Sunflower seeds


A selection of sunflower seeds potted up at the Orchard Park Summer Fiesta. Can you spot yours?

Good luck with growing your plants, we look forward to the entries into the tallest sunflower competition.

For information on entering, look at:
and to see why sunflowers are good for wildlife:

OP Summer Fiesta – Wildlife Photo Competition Winner

bee on busway Amanda Colbran

Well done Amanda for winning the Wildlife Photography Competition with ‘Bee on the Busway’, and thank you to Scotsdales for donating a gift voucher given to Amanda as her prize. We hope you enjoyed planting sunflower seeds and decorating dishes for the birds. For tips on how to grow your sunflowers, and find out why they’re good for wildlife have a look at:

We look forward to receiving your entries for the tallest sunflower competition.

Two wildlife competitions launched!

Don’t forget to enter our competitions… there’s still time. At the OP Summer Fiesta on 27th July we’ll be announcing the photography competition winner. We’ve also got sunflower seeds and compost, as well as wildflower seeds which you can plant at the event and take away to put in your garden/window box. We look forward to seeing you there.


wildlife photography

sunflower competition

Yesterday we launched two competitions, it’s not too late to join the sunflower growing competition, if you plant this weekend and we get some sun, then there’s plenty of time. We also look forward to seeing the entries to the Orchard Park wildlife photography competition.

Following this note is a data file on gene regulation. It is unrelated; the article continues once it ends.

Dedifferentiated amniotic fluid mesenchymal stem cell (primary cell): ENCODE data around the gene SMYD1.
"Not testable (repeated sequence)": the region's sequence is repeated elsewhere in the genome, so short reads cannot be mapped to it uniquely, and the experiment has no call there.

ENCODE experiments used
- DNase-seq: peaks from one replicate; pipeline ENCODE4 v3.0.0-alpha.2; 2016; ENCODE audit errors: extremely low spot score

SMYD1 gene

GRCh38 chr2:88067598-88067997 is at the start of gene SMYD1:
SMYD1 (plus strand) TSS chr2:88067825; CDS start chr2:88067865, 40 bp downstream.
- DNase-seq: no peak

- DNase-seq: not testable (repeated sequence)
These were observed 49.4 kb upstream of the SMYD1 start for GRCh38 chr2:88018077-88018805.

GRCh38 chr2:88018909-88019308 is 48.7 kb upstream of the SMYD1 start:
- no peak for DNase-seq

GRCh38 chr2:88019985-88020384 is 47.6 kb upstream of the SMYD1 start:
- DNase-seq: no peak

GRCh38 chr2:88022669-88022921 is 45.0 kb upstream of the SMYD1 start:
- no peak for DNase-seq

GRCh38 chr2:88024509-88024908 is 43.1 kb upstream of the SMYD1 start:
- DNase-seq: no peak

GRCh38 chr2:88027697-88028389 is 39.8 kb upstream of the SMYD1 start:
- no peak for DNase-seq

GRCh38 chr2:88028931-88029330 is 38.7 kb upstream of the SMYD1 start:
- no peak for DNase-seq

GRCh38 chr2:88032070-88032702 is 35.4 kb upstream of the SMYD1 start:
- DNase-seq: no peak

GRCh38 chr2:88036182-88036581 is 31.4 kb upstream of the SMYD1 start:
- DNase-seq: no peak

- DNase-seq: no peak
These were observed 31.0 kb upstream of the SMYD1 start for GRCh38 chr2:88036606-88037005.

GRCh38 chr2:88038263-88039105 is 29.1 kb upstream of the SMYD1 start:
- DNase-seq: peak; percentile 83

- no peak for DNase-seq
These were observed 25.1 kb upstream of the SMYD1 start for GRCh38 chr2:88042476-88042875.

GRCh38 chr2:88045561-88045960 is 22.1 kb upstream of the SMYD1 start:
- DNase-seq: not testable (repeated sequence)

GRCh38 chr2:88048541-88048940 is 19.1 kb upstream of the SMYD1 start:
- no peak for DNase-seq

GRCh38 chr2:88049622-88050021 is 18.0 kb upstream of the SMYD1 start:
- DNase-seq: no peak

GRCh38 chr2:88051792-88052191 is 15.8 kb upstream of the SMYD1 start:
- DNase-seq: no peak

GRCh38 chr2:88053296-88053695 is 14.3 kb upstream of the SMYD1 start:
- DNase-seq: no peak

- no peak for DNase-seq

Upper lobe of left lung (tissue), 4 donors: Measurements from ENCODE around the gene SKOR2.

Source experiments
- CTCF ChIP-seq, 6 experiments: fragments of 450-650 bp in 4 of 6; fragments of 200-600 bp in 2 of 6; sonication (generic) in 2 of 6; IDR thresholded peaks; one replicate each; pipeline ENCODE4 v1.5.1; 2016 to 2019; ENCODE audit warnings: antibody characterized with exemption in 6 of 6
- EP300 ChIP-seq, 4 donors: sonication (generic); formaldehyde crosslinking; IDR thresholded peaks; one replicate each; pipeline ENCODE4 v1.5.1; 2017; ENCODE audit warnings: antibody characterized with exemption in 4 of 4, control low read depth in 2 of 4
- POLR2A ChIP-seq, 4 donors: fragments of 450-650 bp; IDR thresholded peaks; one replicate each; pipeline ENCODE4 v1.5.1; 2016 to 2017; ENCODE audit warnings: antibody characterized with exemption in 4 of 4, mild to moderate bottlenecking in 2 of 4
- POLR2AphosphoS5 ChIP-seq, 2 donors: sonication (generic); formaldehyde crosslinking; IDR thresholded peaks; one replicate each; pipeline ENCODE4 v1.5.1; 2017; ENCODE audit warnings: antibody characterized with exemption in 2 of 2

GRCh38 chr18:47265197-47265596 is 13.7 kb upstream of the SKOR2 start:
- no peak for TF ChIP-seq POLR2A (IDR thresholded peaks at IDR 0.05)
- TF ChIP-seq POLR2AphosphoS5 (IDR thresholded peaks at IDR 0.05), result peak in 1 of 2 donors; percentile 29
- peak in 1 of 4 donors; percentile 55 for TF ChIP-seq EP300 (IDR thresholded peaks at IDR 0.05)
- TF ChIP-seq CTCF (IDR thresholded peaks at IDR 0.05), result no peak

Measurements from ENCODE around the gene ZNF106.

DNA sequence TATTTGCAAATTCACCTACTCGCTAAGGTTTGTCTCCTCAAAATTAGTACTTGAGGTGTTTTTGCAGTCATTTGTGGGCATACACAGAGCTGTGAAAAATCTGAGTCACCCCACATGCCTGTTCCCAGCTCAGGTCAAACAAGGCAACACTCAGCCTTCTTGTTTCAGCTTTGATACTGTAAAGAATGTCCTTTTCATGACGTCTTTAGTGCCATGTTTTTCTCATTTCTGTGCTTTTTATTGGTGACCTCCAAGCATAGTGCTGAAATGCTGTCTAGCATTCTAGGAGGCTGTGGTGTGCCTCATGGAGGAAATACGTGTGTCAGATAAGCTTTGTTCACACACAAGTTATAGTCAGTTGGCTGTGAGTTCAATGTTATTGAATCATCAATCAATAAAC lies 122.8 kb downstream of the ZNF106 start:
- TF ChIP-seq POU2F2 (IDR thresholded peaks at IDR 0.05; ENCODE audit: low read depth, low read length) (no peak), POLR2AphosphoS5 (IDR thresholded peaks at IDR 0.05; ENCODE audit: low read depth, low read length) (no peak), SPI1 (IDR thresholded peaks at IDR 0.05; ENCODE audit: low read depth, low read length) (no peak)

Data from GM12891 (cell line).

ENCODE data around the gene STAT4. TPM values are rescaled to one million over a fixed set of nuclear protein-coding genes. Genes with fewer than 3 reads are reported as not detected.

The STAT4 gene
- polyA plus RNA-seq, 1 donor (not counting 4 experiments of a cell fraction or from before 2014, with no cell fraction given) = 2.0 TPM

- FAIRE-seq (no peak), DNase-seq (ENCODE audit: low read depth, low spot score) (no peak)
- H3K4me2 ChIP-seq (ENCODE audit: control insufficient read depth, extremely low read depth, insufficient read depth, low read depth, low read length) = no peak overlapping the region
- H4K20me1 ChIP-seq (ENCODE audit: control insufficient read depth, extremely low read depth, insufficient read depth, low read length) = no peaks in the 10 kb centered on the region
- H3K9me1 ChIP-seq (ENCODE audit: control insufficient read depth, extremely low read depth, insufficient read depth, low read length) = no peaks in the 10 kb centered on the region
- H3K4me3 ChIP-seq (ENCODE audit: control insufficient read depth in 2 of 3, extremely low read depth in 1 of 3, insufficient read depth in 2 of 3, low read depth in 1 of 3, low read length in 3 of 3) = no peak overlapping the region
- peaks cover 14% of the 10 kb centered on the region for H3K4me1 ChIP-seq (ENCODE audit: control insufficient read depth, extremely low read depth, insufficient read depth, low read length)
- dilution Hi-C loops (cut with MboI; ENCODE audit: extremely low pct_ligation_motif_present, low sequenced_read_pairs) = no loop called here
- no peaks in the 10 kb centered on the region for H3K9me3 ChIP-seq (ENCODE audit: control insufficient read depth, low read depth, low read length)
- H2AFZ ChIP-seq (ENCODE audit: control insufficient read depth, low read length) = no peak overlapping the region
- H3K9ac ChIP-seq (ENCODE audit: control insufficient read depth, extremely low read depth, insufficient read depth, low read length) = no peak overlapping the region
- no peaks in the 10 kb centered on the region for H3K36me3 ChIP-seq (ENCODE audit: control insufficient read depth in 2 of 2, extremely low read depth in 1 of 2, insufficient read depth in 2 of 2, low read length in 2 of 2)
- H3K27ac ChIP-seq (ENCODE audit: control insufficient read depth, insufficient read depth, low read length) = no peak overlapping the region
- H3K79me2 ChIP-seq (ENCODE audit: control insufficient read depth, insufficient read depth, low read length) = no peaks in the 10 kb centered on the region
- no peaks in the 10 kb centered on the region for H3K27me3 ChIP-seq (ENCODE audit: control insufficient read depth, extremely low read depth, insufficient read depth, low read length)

It’s not too late to join in. If you can’t get to a garden centre, please contact me for sunflower seeds, compost and biodegradable plant pots….

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All about butterflies

In readiness for the big butterfly count (19th July-10 August see:, a bit of info on these beautiful and delicate creatures. Click the link above to go to the British Butterfly website.

Did you know the average life span for British butterflies is around 2 weeks?

You can tell the difference between butterflies and day flying moths by the position of their wings when they’re resting. Generally butterflies have their wings together pointing upwards, whereas moths have their wings flatter on their backs.

Butterfly antennae look quite straight, moths have fringed antennae.

Click on the link to see a video of Chris Packham pointing out these differences: